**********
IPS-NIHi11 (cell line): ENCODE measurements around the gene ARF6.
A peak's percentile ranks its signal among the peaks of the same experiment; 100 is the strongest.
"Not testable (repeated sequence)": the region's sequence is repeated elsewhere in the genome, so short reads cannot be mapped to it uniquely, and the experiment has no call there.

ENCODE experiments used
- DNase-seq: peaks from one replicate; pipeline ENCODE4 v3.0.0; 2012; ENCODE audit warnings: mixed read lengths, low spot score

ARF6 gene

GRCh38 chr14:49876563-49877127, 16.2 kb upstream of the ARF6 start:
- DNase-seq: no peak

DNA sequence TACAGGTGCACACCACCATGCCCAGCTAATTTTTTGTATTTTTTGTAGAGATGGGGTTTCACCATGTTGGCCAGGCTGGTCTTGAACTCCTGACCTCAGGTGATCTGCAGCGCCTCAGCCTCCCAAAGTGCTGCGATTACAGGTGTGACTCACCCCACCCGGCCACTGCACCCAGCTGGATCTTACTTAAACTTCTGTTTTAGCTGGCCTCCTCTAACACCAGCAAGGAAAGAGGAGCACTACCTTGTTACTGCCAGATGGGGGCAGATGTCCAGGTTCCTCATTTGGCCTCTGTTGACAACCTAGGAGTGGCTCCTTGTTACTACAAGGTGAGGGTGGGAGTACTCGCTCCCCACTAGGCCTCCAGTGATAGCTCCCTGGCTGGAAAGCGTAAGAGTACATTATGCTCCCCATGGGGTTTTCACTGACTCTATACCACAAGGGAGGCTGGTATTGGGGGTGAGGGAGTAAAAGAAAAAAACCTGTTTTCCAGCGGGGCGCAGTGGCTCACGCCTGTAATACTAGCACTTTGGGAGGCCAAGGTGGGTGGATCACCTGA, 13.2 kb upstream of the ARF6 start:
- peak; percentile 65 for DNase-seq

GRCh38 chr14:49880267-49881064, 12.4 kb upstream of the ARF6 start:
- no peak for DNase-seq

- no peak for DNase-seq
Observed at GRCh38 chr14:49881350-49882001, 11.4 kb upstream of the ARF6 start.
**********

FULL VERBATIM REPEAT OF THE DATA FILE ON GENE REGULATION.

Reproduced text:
IPS-NIHi11 (cell line): ENCODE measurements around the gene ARF6.
A peak's percentile ranks its signal among the peaks of the same experiment; 100 is the strongest.
"Not testable (repeated sequence)": the region's sequence is repeated elsewhere in the genome, so short reads cannot be mapped to it uniquely, and the experiment has no call there.

ENCODE experiments used
- DNase-seq: peaks from one replicate; pipeline ENCODE4 v3.0.0; 2012; ENCODE audit warnings: mixed read lengths, low spot score

ARF6 gene

GRCh38 chr14:49876563-49877127, 16.2 kb upstream of the ARF6 start:
- DNase-seq: no peak

DNA sequence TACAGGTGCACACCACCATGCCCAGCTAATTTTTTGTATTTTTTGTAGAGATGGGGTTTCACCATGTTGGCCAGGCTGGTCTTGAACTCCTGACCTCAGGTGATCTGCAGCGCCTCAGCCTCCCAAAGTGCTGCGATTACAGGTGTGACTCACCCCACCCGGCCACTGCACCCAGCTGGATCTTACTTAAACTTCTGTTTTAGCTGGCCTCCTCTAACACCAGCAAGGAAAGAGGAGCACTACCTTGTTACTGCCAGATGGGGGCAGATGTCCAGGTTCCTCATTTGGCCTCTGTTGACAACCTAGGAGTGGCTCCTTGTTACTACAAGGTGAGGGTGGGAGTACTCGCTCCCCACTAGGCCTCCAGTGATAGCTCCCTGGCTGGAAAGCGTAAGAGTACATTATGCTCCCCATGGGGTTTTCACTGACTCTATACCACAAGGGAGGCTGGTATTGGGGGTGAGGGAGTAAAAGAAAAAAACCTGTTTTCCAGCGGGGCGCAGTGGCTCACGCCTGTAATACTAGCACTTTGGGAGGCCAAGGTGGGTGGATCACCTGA, 13.2 kb upstream of the ARF6 start:
- peak; percentile 65 for DNase-seq

GRCh38 chr14:49880267-49881064, 12.4 kb upstream of the ARF6 start:
- no peak for DNase-seq

- no peak for DNase-seq
Observed at GRCh38 chr14:49881350-49882001, 11.4 kb upstream of the ARF6 start.